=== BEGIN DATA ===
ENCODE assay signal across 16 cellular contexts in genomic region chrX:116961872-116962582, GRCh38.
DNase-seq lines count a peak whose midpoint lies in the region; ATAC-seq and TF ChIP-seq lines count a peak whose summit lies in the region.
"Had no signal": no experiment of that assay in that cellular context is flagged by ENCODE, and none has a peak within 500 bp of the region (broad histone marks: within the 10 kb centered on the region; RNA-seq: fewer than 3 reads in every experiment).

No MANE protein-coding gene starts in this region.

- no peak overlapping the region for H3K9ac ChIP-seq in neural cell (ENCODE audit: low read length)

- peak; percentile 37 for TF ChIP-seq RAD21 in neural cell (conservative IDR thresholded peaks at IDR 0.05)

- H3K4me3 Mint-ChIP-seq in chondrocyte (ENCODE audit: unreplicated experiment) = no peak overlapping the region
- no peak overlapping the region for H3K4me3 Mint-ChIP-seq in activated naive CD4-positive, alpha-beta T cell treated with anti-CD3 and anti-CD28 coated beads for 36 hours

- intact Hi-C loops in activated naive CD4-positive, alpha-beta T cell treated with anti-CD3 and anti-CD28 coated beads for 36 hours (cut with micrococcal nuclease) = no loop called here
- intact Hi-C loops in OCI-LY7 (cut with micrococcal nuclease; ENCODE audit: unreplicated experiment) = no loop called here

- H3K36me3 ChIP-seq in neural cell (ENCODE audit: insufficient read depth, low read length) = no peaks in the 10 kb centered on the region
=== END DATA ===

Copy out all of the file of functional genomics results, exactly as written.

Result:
ENCODE assay signal across 16 cellular contexts in genomic region chrX:116961872-116962582, GRCh38.
DNase-seq lines count a peak whose midpoint lies in the region; ATAC-seq and TF ChIP-seq lines count a peak whose summit lies in the region.
"Had no signal": no experiment of that assay in that cellular context is flagged by ENCODE, and none has a peak within 500 bp of the region (broad histone marks: within the 10 kb centered on the region; RNA-seq: fewer than 3 reads in every experiment).

No MANE protein-coding gene starts in this region.

- no peak overlapping the region for H3K9ac ChIP-seq in neural cell (ENCODE audit: low read length)

- peak; percentile 37 for TF ChIP-seq RAD21 in neural cell (conservative IDR thresholded peaks at IDR 0.05)

- H3K4me3 Mint-ChIP-seq in chondrocyte (ENCODE audit: unreplicated experiment) = no peak overlapping the region
- no peak overlapping the region for H3K4me3 Mint-ChIP-seq in activated naive CD4-positive, alpha-beta T cell treated with anti-CD3 and anti-CD28 coated beads for 36 hours

- intact Hi-C loops in activated naive CD4-positive, alpha-beta T cell treated with anti-CD3 and anti-CD28 coated beads for 36 hours (cut with micrococcal nuclease) = no loop called here
- intact Hi-C loops in OCI-LY7 (cut with micrococcal nuclease; ENCODE audit: unreplicated experiment) = no loop called here

- H3K36me3 ChIP-seq in neural cell (ENCODE audit: insufficient read depth, low read length) = no peaks in the 10 kb centered on the region